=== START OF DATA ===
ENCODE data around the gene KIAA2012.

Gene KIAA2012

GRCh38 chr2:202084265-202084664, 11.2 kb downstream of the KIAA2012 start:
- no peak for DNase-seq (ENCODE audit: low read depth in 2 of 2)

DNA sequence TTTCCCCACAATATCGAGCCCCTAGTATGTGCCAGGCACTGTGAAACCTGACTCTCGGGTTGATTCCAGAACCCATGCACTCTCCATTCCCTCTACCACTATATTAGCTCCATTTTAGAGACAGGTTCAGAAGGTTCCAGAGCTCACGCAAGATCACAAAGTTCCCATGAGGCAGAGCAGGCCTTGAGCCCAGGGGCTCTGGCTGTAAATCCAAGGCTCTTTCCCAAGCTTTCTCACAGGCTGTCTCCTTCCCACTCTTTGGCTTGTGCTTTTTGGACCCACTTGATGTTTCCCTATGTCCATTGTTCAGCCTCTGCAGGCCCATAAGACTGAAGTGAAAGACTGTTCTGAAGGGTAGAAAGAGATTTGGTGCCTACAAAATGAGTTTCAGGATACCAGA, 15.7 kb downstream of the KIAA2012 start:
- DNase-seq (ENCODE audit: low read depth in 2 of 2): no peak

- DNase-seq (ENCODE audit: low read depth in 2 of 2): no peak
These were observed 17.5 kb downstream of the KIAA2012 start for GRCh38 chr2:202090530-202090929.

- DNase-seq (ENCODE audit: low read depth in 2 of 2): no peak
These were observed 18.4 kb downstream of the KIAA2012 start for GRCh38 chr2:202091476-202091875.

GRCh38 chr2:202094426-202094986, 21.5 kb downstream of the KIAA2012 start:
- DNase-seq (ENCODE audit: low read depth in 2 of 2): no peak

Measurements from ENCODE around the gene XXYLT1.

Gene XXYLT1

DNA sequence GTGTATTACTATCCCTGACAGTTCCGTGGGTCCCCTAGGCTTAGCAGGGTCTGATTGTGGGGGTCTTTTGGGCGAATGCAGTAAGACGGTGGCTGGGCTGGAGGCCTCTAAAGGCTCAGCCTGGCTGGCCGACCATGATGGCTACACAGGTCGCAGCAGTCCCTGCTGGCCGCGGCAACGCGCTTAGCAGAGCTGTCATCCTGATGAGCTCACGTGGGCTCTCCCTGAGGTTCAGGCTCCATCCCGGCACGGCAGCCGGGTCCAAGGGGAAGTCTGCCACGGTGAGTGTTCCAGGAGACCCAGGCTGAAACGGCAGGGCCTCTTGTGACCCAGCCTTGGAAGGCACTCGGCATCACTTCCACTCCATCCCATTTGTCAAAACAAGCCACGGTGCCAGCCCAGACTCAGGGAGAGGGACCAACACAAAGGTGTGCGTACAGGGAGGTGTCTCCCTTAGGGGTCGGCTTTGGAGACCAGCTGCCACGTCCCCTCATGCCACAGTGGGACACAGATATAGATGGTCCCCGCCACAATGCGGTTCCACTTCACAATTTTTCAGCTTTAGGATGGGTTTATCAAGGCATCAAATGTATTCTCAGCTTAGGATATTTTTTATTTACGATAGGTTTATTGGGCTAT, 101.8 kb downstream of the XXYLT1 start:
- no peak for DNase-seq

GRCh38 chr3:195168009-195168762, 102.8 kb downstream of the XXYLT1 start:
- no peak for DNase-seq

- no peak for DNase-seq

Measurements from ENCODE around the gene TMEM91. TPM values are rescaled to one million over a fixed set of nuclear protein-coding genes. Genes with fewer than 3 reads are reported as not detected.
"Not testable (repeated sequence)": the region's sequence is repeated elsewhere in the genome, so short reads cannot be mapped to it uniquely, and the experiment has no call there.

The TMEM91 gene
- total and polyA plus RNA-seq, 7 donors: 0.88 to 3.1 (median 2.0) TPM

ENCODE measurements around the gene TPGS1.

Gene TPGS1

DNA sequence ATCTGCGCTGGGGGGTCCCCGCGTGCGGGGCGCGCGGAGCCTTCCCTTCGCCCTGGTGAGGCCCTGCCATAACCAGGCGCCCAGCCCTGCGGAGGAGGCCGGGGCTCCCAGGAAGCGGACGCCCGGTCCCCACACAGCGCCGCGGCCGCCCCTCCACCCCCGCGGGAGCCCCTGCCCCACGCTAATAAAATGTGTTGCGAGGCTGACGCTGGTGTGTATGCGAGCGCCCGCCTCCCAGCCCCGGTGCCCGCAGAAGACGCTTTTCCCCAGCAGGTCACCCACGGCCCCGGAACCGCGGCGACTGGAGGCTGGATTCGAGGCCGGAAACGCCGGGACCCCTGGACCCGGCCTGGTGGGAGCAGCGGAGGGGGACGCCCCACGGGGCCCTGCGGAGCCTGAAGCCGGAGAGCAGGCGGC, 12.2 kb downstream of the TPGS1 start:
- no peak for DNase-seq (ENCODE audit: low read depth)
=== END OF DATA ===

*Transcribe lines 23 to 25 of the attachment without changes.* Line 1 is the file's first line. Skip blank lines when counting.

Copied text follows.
- total and polyA plus RNA-seq, 7 donors: 0.88 to 3.1 (median 2.0) TPM

ENCODE measurements around the gene TPGS1.

Gene TPGS1